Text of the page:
Israel Palestine Agreements
On May 14, 1948, the State of Israel was proclaimed and five Arab nations were attacked in support of the Palestinian Arabs. The Israelis fought against the Arab armies and conquered a considerable territory that had originally been attributed to the Arabs during the partition of Palestine by the United Nations in 1947. After two successive truces brokered by the United Nations, the State of Israel concluded formal ceasefire agreements with Egypt, Lebanon, Jordan and Syria in February 1949. These agreements left Israel permanent control over the area it had conquered during the conflict. The stated objectives of the Oslo Accords were, among other things, transitional Palestinian autonomy (not the Palestinian Authority, but the Palestinian Legislative Council) and the lasting resolution of unresolved issues within five years, on the basis of Security Council resolutions 242 and 338. Although the agreements recognize Palestinian “legitimate and political rights,” they remain silent on their fate after the transition period. The Oslo Accords do not define the nature of Palestinian autonomy after Oslo, their powers and responsibilities, nor the boundaries of the territory it would eventually govern. Israel reacted angrily to the Agreement on Gaza reached on 23 April 2014 between Fatah and Hamas, the main objective of which was reconciliation between Fatah and Hamas, the formation of a palestinian unity government and the holding of new elections.  Israel has halted peace talks with the Palestinians and said it would “not negotiate with a Palestinian government supported by Hamas, a terrorist organization that calls for the destruction of Israel” and has threatened to take sanctions against the Palestinian Authority, including a previously announced Israeli plan to unilaterally withdraw Palestinian debt from Israeli companies from the tax revenues that Israel will receive for the Palestinian Authority.   Israeli Prime Minister Benjamin Netanyahu accused Abbas of sabotaging peace efforts. He said that Abbas could not have peace with Hamas and Israel and that he had to make a choice.  Abbas stated that the agreement was not contrary to his commitment to peace with Israel on the basis of a two-state solution and assured reporters that any unity government would recognize Israel, that it would be non-violent and bound by previous PLO agreements.  Shortly thereafter, Israel began implementing economic sanctions against the Palestinians and announced its intention to build housing for Palestinians in Territory C of the West Bank.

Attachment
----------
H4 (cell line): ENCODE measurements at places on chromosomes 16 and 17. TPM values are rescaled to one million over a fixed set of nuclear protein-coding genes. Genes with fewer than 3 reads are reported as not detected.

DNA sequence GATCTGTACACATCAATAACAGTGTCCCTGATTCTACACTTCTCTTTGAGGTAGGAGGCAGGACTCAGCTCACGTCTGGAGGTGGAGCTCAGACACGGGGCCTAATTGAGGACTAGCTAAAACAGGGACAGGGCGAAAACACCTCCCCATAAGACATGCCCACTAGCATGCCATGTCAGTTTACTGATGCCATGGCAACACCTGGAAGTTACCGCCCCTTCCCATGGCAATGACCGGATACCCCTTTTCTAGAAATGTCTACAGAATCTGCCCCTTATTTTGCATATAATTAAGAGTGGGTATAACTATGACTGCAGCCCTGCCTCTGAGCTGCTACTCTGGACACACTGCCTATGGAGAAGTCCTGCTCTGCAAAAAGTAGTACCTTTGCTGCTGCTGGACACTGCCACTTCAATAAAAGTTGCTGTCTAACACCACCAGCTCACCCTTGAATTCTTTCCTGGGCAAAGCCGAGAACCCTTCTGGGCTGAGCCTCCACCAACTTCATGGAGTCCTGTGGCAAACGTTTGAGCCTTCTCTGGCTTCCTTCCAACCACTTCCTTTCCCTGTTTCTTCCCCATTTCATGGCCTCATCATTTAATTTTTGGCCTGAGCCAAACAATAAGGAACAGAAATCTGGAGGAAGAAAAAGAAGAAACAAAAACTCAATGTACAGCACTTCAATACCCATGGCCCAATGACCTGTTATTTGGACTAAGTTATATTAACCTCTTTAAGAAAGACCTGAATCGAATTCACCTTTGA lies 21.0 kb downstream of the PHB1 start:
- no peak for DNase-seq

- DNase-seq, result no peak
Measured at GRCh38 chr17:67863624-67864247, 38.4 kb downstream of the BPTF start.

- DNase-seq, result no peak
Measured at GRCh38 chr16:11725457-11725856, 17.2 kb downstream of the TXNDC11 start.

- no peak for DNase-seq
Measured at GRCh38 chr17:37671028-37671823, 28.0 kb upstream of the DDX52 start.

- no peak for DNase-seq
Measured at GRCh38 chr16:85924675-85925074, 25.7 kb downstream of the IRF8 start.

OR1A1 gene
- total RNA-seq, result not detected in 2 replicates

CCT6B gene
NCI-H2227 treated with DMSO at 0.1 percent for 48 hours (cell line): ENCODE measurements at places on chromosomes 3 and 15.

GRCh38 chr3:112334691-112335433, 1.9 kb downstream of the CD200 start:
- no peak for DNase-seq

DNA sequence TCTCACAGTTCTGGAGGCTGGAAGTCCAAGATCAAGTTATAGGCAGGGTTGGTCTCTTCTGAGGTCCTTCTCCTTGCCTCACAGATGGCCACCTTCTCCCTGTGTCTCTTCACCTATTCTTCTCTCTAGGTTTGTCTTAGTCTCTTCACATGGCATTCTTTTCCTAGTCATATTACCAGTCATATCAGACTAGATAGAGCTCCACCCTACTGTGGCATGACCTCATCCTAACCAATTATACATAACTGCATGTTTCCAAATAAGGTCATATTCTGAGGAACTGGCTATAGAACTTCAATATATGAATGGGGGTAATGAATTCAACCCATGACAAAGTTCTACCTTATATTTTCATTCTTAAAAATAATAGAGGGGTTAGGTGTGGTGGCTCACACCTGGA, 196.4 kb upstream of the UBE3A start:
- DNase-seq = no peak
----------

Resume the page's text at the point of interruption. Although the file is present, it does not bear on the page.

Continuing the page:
Abbas also threatened to dissolve the Palestinian Authority, meaning that Israel is fully responsible for the West Bank and Gaza a threat that the Palestinian Authority has not implemented.  The Oslo Accords are an agreement between the Government of Israel and the Palestine Liberation Organization (PLO): the Oslo I Agreements, signed in 1993 in Washington, D.C.  and the Oslo II Agreements signed in Taba, Egypt, in 1995.  The Oslo Accords marked the beginning of the Oslo process, a peace process aimed at reaching a peace treaty on the basis of UN Security Council Resolutions 242 and 338 and respecting the “right of the Palestinian people to self-determination”. The Oslo process began after secret negotiations in Oslo, which led to the PLO`s recognition of the State of Israel and Israel`s recognition of the PLO as a representative of the Palestinian people and negotiating partner. Four years after the outbreak of a Palestinian insurgency, an international peace conference is being held in Madrid. Representatives of Israel and the Palestine Liberation Organization (PLO) are participating. No agreement is reached, but the stage is set for direct contacts. To the right.
But to be clear, it was not reported by Mark Landler, an honest journalist, who honors off-balance agreements.